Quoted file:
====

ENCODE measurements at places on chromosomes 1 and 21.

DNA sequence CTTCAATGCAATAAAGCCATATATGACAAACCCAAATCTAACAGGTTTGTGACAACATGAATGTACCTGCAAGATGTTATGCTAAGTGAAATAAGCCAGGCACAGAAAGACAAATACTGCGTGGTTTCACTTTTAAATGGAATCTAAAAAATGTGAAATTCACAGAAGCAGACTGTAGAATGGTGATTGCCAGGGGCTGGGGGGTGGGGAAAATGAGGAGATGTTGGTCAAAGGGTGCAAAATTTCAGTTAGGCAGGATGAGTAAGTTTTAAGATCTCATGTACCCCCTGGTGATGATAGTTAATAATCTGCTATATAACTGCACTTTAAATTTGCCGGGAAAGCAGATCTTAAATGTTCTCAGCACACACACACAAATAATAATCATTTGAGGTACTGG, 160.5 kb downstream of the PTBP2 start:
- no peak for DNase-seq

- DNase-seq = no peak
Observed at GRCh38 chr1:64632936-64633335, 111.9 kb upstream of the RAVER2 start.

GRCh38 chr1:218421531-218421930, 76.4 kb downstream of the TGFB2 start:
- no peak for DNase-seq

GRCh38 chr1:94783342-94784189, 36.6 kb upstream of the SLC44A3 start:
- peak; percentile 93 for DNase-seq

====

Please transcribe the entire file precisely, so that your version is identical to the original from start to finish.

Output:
ENCODE measurements at places on chromosomes 1 and 21.

DNA sequence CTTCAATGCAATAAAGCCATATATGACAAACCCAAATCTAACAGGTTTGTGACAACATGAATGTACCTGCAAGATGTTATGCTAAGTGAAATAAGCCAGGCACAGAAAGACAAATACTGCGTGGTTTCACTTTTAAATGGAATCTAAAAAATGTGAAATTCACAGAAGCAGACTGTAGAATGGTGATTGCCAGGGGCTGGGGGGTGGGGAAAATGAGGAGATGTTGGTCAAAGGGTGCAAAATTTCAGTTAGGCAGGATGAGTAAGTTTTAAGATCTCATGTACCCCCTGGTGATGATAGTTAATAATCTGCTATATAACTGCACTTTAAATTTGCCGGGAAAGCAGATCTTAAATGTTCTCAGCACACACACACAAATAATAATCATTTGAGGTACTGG, 160.5 kb downstream of the PTBP2 start:
- no peak for DNase-seq

- DNase-seq = no peak
Observed at GRCh38 chr1:64632936-64633335, 111.9 kb upstream of the RAVER2 start.

GRCh38 chr1:218421531-218421930, 76.4 kb downstream of the TGFB2 start:
- no peak for DNase-seq

GRCh38 chr1:94783342-94784189, 36.6 kb upstream of the SLC44A3 start:
- peak; percentile 93 for DNase-seq